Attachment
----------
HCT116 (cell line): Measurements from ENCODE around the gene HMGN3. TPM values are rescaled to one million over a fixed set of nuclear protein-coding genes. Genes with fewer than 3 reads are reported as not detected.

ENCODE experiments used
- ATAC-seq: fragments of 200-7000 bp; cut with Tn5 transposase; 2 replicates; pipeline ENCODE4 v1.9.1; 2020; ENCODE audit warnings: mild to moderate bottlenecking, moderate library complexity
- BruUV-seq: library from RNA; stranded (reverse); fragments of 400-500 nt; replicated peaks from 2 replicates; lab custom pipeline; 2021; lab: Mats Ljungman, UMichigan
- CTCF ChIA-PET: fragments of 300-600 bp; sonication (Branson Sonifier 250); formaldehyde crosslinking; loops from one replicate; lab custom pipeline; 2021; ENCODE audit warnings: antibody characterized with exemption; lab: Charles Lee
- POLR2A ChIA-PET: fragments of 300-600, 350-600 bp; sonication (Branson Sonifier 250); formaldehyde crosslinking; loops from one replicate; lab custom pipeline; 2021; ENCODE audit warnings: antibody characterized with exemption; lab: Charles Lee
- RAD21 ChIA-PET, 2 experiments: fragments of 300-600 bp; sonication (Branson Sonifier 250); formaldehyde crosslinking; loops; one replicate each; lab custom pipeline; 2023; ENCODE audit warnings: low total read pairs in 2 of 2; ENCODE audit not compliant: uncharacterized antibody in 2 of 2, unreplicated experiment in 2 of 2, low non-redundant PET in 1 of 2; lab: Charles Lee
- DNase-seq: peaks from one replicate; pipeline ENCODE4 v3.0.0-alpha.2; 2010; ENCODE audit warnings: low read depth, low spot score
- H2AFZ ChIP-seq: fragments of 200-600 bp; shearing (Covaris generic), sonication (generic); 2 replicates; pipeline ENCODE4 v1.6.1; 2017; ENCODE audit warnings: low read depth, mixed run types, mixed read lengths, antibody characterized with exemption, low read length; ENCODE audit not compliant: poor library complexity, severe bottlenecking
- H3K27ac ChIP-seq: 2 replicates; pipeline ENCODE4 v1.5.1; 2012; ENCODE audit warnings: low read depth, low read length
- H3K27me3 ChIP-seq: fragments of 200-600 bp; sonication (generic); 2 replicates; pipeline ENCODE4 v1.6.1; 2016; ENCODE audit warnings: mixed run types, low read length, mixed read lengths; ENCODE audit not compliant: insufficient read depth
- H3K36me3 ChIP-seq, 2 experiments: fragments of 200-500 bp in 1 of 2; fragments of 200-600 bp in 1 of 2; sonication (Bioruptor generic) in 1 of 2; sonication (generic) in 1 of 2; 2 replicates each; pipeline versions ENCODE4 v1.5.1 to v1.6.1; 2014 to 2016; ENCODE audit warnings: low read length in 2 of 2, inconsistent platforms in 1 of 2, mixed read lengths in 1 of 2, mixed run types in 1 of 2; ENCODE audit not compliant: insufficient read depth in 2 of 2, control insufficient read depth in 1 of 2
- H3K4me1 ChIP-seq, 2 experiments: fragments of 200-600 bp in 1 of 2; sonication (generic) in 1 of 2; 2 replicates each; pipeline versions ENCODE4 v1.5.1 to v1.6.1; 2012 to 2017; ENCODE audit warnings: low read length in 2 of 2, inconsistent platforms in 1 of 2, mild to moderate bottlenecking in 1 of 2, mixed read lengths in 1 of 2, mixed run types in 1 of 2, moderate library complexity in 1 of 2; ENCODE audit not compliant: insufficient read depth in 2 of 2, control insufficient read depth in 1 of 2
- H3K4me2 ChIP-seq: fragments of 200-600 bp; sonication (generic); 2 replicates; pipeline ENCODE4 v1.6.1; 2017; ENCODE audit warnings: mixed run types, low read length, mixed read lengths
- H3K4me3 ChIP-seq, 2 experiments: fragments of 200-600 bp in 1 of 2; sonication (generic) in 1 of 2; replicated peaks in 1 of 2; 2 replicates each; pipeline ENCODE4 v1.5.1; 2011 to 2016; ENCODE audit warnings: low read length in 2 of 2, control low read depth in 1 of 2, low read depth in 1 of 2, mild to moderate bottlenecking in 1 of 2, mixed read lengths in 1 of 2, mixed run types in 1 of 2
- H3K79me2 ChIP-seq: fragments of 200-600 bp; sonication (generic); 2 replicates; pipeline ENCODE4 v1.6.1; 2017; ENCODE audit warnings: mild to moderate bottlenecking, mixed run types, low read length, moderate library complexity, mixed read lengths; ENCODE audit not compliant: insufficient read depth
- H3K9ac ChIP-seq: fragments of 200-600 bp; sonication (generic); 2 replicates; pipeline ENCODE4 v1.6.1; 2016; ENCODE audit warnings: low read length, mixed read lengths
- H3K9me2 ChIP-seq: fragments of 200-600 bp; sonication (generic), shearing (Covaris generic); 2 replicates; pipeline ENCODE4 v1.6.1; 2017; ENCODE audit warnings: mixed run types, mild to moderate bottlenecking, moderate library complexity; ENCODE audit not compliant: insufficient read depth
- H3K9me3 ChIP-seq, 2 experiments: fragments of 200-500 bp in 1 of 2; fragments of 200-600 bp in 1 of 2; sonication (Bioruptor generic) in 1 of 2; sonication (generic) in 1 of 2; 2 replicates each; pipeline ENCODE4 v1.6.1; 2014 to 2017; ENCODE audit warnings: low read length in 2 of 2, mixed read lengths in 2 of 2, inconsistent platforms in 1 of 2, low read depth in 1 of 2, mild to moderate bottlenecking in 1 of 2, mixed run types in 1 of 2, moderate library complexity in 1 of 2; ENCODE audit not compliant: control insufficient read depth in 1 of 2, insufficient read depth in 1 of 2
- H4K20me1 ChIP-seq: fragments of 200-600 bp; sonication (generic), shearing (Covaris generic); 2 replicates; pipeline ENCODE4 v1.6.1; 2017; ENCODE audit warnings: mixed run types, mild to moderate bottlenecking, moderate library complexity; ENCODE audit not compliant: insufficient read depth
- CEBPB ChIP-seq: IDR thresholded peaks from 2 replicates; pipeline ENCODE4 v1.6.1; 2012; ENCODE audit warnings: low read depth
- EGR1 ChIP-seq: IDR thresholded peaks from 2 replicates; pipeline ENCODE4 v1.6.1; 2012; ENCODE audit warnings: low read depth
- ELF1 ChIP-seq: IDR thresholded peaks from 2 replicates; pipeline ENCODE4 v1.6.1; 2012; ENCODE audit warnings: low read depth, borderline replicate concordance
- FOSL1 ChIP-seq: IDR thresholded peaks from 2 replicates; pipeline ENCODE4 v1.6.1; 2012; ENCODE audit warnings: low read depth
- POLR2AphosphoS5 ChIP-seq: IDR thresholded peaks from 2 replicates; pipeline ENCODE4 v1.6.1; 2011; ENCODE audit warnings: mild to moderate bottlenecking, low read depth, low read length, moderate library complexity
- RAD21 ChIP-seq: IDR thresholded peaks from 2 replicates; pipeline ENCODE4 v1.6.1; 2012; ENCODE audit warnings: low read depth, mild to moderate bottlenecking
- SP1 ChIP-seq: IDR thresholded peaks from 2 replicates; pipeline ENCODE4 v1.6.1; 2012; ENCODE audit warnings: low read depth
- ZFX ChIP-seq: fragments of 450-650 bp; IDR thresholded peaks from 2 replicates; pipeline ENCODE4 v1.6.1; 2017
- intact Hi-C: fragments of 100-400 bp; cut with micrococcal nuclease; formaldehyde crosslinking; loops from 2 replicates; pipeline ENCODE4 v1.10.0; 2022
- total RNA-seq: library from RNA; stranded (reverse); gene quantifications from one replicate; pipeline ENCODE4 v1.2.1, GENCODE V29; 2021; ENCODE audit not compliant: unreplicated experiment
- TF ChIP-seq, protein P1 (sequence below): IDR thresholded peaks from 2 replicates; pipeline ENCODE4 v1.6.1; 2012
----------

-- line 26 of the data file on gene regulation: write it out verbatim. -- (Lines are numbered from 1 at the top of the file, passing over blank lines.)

- RAD21 ChIP-seq: IDR thresholded peaks from 2 replicates; pipeline ENCODE4 v1.6.1; 2012; ENCODE audit warnings: low read depth, mild to moderate bottlenecking